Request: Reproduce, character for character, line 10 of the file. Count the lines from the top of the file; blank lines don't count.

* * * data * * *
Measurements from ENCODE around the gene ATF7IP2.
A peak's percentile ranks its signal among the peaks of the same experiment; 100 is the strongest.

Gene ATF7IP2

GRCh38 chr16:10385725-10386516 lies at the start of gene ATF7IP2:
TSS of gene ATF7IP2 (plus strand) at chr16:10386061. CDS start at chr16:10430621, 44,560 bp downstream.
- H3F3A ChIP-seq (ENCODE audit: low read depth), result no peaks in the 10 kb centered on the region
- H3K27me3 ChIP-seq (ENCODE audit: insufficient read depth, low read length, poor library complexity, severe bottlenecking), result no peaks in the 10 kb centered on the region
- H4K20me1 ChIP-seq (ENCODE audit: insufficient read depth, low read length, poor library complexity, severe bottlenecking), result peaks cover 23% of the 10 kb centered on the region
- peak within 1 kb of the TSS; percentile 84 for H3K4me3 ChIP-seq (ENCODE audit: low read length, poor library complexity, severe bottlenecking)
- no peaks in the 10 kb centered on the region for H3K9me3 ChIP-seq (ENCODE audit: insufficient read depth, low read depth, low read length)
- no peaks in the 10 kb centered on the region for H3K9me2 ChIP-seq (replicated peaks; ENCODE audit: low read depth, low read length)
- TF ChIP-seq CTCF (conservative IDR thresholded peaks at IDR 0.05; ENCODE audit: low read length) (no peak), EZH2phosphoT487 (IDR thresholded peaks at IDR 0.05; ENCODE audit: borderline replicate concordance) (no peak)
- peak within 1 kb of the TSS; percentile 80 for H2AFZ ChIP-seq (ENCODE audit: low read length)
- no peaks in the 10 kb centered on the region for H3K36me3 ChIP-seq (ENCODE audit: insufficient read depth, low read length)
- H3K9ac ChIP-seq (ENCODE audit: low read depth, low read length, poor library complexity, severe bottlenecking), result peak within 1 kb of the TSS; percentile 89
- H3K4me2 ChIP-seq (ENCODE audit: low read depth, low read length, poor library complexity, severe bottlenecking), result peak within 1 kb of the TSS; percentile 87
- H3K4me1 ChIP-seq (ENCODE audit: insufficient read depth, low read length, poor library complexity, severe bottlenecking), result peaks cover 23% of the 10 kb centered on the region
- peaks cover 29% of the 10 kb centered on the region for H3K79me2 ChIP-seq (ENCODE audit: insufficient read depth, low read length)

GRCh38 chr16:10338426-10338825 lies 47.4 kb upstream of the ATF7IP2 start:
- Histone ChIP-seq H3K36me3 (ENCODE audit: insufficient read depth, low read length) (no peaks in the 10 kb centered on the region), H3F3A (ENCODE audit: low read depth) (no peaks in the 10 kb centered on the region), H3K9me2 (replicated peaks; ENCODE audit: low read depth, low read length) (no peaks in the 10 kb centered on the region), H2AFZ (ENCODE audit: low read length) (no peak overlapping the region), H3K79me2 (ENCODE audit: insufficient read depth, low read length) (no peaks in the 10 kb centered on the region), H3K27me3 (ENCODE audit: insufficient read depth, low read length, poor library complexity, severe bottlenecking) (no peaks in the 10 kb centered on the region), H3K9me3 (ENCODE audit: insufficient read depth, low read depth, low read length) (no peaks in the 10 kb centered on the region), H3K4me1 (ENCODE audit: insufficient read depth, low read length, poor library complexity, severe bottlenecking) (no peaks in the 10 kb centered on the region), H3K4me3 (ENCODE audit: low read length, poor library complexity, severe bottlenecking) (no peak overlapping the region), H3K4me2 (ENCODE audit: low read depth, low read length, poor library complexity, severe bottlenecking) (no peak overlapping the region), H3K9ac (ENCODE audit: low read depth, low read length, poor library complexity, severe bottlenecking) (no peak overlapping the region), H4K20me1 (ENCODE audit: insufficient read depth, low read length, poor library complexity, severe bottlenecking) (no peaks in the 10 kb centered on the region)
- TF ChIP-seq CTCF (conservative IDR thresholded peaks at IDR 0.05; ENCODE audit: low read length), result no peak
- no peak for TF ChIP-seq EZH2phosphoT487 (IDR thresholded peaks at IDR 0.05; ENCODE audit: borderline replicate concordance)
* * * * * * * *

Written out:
- no peaks in the 10 kb centered on the region for H3K9me3 ChIP-seq (ENCODE audit: insufficient read depth, low read depth, low read length)